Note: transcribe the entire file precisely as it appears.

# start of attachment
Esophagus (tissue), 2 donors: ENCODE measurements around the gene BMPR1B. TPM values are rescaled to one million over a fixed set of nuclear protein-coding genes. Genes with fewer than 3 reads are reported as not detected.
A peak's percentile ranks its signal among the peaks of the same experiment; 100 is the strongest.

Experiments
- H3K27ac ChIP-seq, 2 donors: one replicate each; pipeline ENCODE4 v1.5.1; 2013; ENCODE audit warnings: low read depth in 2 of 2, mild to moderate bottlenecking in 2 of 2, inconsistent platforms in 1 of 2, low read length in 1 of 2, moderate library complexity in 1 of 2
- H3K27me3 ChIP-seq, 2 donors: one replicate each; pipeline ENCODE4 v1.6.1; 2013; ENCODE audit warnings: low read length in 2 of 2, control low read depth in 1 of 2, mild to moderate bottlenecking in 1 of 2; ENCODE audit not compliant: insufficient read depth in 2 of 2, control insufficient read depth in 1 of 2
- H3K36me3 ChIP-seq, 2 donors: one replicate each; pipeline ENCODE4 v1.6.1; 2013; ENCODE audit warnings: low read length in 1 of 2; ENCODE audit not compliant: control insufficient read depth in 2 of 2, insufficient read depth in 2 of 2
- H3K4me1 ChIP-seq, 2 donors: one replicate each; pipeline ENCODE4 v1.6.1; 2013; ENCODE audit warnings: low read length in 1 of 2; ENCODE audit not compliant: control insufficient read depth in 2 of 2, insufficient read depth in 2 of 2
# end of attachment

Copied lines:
Esophagus (tissue), 2 donors: ENCODE measurements around the gene BMPR1B. TPM values are rescaled to one million over a fixed set of nuclear protein-coding genes. Genes with fewer than 3 reads are reported as not detected.
A peak's percentile ranks its signal among the peaks of the same experiment; 100 is the strongest.

Experiments
- H3K27ac ChIP-seq, 2 donors: one replicate each; pipeline ENCODE4 v1.5.1; 2013; ENCODE audit warnings: low read depth in 2 of 2, mild to moderate bottlenecking in 2 of 2, inconsistent platforms in 1 of 2, low read length in 1 of 2, moderate library complexity in 1 of 2
- H3K27me3 ChIP-seq, 2 donors: one replicate each; pipeline ENCODE4 v1.6.1; 2013; ENCODE audit warnings: low read length in 2 of 2, control low read depth in 1 of 2, mild to moderate bottlenecking in 1 of 2; ENCODE audit not compliant: insufficient read depth in 2 of 2, control insufficient read depth in 1 of 2
- H3K36me3 ChIP-seq, 2 donors: one replicate each; pipeline ENCODE4 v1.6.1; 2013; ENCODE audit warnings: low read length in 1 of 2; ENCODE audit not compliant: control insufficient read depth in 2 of 2, insufficient read depth in 2 of 2
- H3K4me1 ChIP-seq, 2 donors: one replicate each; pipeline ENCODE4 v1.6.1; 2013; ENCODE audit warnings: low read length in 1 of 2; ENCODE audit not compliant: control insufficient read depth in 2 of 2, insufficient read depth in 2 of 2